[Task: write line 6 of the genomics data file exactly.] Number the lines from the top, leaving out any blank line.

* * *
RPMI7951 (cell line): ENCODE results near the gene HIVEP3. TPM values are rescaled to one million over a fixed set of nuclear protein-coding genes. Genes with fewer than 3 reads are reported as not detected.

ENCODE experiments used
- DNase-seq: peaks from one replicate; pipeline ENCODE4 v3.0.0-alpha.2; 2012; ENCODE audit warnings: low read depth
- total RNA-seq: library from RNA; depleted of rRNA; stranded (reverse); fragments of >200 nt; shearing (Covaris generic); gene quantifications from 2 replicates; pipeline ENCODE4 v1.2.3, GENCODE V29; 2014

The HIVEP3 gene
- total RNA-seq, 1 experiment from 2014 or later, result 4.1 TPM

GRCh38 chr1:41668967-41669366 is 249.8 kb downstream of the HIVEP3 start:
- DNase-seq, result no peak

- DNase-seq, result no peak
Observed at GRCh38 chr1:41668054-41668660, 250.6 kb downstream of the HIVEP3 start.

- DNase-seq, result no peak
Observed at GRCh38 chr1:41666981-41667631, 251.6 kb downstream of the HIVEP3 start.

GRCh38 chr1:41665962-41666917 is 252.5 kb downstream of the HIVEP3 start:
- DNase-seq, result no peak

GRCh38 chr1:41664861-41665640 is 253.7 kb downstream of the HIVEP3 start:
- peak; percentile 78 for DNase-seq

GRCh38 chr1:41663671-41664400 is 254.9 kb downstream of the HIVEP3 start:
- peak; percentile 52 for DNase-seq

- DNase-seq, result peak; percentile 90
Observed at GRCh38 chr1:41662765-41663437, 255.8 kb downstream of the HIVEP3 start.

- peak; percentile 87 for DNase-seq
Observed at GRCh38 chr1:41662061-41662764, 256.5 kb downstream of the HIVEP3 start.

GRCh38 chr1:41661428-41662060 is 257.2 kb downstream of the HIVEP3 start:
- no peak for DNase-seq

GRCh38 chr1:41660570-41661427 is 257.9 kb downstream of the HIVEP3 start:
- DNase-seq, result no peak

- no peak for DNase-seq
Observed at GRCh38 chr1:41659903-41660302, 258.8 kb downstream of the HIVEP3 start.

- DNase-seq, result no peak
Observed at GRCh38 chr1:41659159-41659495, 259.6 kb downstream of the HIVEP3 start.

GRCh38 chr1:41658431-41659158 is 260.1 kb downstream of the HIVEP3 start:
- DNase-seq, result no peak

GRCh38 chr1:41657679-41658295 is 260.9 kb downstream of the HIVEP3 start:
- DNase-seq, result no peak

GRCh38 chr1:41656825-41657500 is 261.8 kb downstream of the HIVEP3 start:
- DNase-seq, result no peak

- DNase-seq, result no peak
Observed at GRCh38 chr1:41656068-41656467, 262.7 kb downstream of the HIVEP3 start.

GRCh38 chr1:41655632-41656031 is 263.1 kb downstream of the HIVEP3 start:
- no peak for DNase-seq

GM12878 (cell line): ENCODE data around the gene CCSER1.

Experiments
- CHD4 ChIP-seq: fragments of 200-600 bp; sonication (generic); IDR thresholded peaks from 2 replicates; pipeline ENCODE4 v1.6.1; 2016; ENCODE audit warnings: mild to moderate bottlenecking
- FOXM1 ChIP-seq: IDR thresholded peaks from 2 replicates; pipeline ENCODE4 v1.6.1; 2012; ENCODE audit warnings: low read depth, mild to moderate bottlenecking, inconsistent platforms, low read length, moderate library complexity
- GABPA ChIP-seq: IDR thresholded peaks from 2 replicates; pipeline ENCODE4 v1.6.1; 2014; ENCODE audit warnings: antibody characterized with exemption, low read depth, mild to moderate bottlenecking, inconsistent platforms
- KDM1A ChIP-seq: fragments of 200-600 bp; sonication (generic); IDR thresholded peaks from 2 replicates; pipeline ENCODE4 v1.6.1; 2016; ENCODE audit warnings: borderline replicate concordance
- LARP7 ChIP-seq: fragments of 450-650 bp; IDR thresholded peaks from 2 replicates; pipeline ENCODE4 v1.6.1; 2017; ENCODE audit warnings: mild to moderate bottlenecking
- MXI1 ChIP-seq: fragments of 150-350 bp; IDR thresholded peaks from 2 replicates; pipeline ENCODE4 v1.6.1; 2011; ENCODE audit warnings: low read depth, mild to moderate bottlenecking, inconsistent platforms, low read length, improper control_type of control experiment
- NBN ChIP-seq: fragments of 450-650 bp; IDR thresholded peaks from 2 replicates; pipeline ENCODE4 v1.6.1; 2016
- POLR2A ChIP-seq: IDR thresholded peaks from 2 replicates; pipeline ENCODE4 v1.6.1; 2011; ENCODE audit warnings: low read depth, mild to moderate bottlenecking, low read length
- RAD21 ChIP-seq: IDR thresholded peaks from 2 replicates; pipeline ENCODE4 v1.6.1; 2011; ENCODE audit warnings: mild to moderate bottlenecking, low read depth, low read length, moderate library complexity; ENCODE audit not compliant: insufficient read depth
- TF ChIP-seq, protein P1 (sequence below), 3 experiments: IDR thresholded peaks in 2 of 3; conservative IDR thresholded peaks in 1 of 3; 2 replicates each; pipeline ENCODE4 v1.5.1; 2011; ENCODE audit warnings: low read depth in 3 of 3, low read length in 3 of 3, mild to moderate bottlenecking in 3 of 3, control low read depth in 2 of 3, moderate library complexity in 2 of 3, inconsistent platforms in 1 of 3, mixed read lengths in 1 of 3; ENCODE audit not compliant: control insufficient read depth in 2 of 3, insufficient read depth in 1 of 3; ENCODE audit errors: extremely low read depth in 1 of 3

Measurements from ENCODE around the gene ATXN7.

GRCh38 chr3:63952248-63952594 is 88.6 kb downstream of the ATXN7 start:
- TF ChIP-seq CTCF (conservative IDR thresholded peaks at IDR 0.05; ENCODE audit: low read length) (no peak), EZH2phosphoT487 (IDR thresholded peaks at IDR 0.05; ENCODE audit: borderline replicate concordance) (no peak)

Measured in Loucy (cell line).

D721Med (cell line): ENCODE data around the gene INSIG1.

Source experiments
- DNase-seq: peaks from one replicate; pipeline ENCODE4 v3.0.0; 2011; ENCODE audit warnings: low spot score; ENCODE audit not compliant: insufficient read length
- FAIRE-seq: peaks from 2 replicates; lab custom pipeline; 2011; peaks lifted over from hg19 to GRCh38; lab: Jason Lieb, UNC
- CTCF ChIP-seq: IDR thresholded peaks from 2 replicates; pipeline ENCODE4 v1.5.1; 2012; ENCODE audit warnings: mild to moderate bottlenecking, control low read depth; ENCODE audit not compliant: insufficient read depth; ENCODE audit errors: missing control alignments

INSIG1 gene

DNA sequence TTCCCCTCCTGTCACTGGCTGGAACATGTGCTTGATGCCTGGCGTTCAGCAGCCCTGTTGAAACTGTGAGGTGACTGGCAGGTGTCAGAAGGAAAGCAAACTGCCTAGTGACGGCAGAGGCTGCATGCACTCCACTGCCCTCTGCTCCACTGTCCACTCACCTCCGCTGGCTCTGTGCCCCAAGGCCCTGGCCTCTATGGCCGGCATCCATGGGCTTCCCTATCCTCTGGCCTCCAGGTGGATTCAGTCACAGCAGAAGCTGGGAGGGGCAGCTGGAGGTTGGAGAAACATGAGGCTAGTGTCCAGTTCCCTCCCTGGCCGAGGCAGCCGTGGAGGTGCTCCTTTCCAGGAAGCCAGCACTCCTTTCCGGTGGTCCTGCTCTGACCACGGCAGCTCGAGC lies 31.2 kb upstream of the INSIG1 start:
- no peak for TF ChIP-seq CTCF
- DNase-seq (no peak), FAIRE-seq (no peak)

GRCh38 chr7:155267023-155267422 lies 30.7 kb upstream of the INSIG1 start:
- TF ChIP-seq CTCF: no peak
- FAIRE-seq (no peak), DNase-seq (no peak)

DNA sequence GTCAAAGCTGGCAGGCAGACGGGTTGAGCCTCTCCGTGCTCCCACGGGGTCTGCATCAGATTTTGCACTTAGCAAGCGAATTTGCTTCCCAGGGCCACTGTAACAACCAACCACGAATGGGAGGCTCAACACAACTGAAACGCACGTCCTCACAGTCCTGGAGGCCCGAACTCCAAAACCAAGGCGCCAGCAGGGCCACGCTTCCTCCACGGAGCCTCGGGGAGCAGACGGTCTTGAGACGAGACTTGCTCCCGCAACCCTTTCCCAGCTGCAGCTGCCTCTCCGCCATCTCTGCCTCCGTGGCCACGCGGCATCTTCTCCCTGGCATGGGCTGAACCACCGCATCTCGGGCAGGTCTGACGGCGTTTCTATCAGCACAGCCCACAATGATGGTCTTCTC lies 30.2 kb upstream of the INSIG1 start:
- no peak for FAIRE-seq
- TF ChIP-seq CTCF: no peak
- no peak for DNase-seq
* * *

- total RNA-seq, 1 experiment from 2014 or later, result 4.1 TPM